Fig. 1: Synthesis and characterization of PEO-b-PVBOs.
figure 1

a Synthesis of block copolymers with pendant BOs. b Overlaid GPC traces of PEO-Br and a series of PEO-b-PVBA block copolymers. c 1H NMR spectra of PEO113-b-PVBA25 (red) and PEO113-b-PVBO25 (blue). d Light-induced isomerization between PEO-b-PVBO (Z) and PEO-b-PVBO (E) under alternating UV and visible light irradiation. e Energy density mapping of the isomers calculated at the B3LYP/6-311+G(d,p) level of theory.

The chromophore BO has characteristic photoswitching behavior based on geometrical isomerism under UV and visible light irradiation. The introduction of the BO moiety into a block segment enabled a unique type of chain-conformational change in the PEO-b-PVBO by geometrical isomerization under irradiation at different wavelengths. The photoluminescence decay behavior of the PEO-b-PVBO also depended on the DP of the PVBO block. (Supplementary Fig. 1). Figure 1d shows the ZE isomeric transition of PEO-b-PVBO induced by UV and visible light. The different geometrical configurations of the E and Z isomers result in different chain-conformational structures of the block copolymers. In addition, the ester moiety of the E isomer is close to the adjacent benzene ring, whereas the ester moiety of the Z isomer is relatively free from any steric hindrance. The oxygen atoms in the ester moiety of the BO have lone-pair electrons. Therefore, light-induced isomerization can further alter significant characteristics of the PEO-b-PVBO, such as the chemical reactivity and electron density distribution. Density functional theory was used to calculate the electronic structures of the isomers (Fig. 1e). The electron density distributions of the two isomers are clearly different. Remarkably, the red region representing the C=O group of the E isomer overlapped the blue region representing the protons of the adjacent benzene ring, indicating that the C=O group was bound to the proton of the benzene via physical bonding. By contrast, no intermolecular interaction appeared in the interior of the Z isomer. These calculated data confirmed that photoisomerization triggered by the different light sources can induce significant changes in the chemical and electronic properties of PEO-b-PVBO, as well as its geometrical structure.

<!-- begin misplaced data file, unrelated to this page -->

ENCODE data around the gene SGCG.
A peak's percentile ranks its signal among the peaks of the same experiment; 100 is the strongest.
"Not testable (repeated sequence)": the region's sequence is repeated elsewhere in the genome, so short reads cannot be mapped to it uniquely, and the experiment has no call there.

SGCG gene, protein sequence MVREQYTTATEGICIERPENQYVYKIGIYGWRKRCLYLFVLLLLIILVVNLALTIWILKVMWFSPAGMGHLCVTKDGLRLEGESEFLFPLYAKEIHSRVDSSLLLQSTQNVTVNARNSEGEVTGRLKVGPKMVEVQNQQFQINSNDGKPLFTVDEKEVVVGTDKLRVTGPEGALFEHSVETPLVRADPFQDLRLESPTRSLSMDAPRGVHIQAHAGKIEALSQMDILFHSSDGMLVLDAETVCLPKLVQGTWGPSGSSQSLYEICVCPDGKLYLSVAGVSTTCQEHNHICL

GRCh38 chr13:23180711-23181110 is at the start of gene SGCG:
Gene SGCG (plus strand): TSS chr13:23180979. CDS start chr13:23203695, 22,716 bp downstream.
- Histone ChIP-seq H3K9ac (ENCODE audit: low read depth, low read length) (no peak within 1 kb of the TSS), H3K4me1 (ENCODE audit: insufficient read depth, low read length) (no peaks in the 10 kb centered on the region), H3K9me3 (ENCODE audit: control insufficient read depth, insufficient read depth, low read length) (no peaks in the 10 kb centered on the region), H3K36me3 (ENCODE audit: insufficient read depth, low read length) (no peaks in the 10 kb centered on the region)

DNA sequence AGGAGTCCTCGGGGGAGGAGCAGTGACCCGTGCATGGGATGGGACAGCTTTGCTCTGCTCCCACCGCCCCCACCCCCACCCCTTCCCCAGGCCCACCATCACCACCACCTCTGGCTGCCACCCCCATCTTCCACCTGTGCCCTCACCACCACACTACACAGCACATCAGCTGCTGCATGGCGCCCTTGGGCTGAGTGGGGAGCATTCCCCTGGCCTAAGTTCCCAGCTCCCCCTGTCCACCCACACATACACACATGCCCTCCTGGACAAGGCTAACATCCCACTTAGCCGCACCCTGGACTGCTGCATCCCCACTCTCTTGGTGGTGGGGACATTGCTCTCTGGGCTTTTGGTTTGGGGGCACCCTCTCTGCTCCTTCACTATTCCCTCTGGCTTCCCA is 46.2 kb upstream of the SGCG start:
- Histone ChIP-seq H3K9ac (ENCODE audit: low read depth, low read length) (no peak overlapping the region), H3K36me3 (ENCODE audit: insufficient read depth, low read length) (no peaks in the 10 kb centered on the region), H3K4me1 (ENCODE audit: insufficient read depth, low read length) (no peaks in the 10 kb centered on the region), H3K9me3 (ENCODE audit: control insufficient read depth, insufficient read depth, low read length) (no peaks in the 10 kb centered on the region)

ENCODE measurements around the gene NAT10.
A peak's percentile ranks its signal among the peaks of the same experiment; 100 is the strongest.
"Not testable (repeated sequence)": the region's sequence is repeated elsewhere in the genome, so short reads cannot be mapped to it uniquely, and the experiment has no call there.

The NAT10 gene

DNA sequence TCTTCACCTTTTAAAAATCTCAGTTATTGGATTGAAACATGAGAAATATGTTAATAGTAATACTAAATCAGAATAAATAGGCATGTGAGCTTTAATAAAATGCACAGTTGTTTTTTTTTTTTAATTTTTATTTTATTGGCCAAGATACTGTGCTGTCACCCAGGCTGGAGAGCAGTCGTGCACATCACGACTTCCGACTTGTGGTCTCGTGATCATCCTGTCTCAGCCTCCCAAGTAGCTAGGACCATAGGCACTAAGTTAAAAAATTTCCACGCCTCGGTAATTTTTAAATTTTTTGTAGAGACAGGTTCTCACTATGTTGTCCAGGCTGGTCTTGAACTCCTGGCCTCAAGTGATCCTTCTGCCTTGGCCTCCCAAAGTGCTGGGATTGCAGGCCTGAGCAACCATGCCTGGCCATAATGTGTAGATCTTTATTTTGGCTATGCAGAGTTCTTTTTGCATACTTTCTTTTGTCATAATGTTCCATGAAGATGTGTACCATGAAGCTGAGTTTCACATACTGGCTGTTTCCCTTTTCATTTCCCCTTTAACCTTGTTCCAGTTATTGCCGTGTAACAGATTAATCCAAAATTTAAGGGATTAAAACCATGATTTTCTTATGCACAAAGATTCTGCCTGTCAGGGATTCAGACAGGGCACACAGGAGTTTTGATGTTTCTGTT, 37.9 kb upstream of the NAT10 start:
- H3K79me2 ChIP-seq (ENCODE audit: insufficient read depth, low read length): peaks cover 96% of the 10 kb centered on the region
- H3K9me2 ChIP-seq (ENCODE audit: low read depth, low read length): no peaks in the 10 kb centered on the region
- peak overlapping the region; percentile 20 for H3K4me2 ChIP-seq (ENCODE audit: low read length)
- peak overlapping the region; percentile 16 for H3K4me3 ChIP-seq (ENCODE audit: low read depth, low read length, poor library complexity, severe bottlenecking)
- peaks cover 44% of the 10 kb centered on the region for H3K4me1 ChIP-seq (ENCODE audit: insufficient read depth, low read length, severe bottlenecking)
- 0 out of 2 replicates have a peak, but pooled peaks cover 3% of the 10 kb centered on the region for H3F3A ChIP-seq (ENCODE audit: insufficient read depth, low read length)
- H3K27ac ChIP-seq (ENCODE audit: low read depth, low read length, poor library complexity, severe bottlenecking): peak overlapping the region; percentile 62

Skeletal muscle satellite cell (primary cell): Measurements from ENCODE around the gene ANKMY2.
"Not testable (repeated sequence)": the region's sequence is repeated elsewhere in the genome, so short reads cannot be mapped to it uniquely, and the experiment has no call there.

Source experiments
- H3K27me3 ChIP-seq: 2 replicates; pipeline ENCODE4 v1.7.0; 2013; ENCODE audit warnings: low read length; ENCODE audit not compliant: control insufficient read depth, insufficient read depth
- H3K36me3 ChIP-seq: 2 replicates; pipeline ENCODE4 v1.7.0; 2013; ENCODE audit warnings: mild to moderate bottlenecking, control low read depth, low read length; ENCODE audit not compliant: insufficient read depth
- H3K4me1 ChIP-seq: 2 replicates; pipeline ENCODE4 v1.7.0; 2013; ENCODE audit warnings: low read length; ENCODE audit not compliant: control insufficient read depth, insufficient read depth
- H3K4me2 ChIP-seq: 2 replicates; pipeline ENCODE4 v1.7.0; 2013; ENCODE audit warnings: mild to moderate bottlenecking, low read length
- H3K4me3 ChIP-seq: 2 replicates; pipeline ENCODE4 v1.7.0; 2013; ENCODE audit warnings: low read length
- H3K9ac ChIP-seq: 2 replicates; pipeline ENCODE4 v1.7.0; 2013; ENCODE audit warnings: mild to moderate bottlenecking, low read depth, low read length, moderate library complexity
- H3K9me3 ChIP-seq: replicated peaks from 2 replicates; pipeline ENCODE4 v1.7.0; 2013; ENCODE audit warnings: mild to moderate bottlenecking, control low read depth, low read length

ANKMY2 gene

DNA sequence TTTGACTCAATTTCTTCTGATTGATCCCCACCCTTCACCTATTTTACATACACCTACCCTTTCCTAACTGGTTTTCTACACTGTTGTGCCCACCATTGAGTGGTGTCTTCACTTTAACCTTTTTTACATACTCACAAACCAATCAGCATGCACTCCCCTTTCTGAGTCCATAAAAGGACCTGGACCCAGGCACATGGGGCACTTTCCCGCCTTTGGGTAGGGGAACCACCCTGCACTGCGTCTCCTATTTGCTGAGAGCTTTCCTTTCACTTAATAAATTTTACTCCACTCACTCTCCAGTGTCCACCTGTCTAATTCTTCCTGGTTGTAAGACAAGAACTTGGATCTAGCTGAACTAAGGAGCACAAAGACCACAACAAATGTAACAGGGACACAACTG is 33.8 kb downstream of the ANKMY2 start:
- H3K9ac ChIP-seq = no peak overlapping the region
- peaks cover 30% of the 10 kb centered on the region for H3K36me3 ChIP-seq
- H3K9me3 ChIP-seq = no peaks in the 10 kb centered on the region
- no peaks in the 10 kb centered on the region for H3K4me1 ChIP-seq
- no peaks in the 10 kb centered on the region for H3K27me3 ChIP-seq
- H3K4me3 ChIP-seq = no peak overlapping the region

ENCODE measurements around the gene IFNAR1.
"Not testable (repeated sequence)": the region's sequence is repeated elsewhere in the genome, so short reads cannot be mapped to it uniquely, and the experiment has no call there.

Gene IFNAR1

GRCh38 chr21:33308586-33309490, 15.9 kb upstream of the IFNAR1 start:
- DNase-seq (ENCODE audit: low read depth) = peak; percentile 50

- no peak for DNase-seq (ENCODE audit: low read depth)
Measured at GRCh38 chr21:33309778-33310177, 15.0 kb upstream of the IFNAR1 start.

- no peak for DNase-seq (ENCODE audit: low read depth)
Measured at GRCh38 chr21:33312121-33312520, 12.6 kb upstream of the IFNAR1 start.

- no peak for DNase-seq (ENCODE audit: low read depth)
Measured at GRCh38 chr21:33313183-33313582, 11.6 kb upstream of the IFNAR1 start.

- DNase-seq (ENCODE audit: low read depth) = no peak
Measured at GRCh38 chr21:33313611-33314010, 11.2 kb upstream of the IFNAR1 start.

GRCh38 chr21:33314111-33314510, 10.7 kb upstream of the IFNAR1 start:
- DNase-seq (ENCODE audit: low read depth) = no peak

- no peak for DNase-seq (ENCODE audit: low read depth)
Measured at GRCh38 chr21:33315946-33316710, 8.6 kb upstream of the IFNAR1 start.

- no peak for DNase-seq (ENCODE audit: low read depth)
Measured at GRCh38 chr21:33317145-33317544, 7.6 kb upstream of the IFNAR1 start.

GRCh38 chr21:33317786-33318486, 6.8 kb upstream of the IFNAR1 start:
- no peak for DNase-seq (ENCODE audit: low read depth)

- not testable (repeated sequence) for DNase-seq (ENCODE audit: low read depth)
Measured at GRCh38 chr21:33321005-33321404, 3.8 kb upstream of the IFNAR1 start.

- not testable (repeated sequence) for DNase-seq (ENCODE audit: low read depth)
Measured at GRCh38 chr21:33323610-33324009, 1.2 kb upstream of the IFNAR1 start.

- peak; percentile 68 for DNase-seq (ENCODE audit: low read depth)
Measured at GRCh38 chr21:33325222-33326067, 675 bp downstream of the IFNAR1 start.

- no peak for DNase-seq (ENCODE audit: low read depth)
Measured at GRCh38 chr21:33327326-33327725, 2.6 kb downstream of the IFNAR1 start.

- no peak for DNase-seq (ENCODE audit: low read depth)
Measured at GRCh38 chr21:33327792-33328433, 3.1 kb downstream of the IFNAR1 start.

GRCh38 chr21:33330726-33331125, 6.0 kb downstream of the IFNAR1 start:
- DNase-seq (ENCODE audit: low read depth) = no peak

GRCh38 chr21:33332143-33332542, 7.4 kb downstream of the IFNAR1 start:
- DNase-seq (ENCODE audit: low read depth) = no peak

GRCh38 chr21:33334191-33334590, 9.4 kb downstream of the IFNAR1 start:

Intercalation of PEO-b-PVBO into graphene sheets

By using ATRP, it was possible not only to synthesize well-defined PEO-b-PVBO but also to control the DP of the PVBO block. Therefore, PEO-b-PVBO itself is useful for practical applications such as photodetectors and photoswitches. However, to fully explore its properties, the block copolymer was hybridized with another nanomaterial, namely, graphene. PEO-b-PVBO was successfully intercalated into the confined space between graphene sheets by physical exfoliation of graphite in an aqueous medium. The PEO-b-PVBO-intercalated graphene nanohybrids (PGNHs) are labeled PnGNH and PEOm-b-PVBOn, where m and n denote the DPs of the PEO and PVBO blocks, respectively. As mentioned earlier, the DP of the PEO block was fixed at a constant value (113), whereas the PVBO blocks had various DPs (25, 40, and 50). Note that physical exfoliation of graphite preserves the main properties of the resulting graphenes. Further, most block copolymers, including PEO-b-PVBO, are electrically insulating; therefore, they have not been used directly in electronic/electrical applications to date. However, intercalating PEO-b-PVBO into graphene sheets during physical exfoliation offered a unique opportunity for electrical monitoring of the behavior of the block copolymer at the molecular level. The PGNHs showed good colloidal stability in aqueous solution, which was in contrast to the poor colloidal stability of the physically exfoliated graphene sheets used as a control. Graphene itself is inherently hydrophobic. Thus, the stable aqueous-phase dispersion of the PGNHs indicates that the amphiphilic PEO-b-PVBO was adsorbed on graphene sheets, improving the colloidal stability. Figure 2a shows the aqueous colloidal dispersions of PGNHs under visible and UV irradiation. Under visible light illumination, the aqueous PGNH dispersions appeared black. By contrast, under UV illumination, the dispersions became dark yellow, and the intensity of the color depended on the DP of the PVBO block. The yellow color appeared more intense with increasing DP of the PVBO block in the PEO-b-PVBO, indicating that the PVBO blocks intercalated between the graphene sheets functioned as a chromophore. Figures 2b–e displays scanning electron microscopy (SEM) images of PGNHs and the control (graphene sheets alone). In all the PGNHs, PEO-b-PVBO was well intercalated into the graphene sheets. In addition, it is noteworthy that the morphology of the intercalated PEO-b-PVBO depended on the DP of the PVBO block. The PEO block is hydrophilic, and the PVBO block is hydrophobic. Therefore, the hydrophilic–lipophilic balance decreases with increasing DP of the PVBO block. P25GNH was relatively hydrophilic, as it was found to be adsorbed on graphene in the form of somewhat amorphous, rough films. By contrast, particulate PEO-b-PVBO aggregates were observed between the graphene sheets for PVBO blocks with higher DPs. In particular, almost spherical nanoparticles (~50 nm in diameter) were found in P50GNH, indicating that the PEO113-b-PVBO50 block copolymer was sufficiently hydrophobic for self-assembly into spheres due to high interfacial tension in the aqueous phase. In other words, the morphology of the PEO-b-PVBO block copolymer intercalated between the graphene sheets in aqueous solution evolved from a film to particulates with increasing DP of the PVBO block.